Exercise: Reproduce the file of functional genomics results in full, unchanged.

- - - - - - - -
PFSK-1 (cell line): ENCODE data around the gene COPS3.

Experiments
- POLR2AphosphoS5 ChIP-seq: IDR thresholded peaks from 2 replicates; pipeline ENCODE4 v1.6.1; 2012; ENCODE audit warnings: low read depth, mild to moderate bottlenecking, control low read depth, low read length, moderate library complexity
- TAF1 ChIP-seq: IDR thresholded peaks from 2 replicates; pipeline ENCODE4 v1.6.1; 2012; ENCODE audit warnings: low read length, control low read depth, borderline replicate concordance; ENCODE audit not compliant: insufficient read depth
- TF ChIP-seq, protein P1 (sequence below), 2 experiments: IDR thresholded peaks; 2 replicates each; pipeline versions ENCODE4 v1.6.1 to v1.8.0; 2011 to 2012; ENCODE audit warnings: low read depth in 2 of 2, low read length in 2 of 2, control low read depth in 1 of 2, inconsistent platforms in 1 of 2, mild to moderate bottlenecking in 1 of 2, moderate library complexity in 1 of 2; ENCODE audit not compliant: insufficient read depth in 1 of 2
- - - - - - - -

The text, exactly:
PFSK-1 (cell line): ENCODE data around the gene COPS3.

Experiments
- POLR2AphosphoS5 ChIP-seq: IDR thresholded peaks from 2 replicates; pipeline ENCODE4 v1.6.1; 2012; ENCODE audit warnings: low read depth, mild to moderate bottlenecking, control low read depth, low read length, moderate library complexity
- TAF1 ChIP-seq: IDR thresholded peaks from 2 replicates; pipeline ENCODE4 v1.6.1; 2012; ENCODE audit warnings: low read length, control low read depth, borderline replicate concordance; ENCODE audit not compliant: insufficient read depth
- TF ChIP-seq, protein P1 (sequence below), 2 experiments: IDR thresholded peaks; 2 replicates each; pipeline versions ENCODE4 v1.6.1 to v1.8.0; 2011 to 2012; ENCODE audit warnings: low read depth in 2 of 2, low read length in 2 of 2, control low read depth in 1 of 2, inconsistent platforms in 1 of 2, mild to moderate bottlenecking in 1 of 2, moderate library complexity in 1 of 2; ENCODE audit not compliant: insufficient read depth in 1 of 2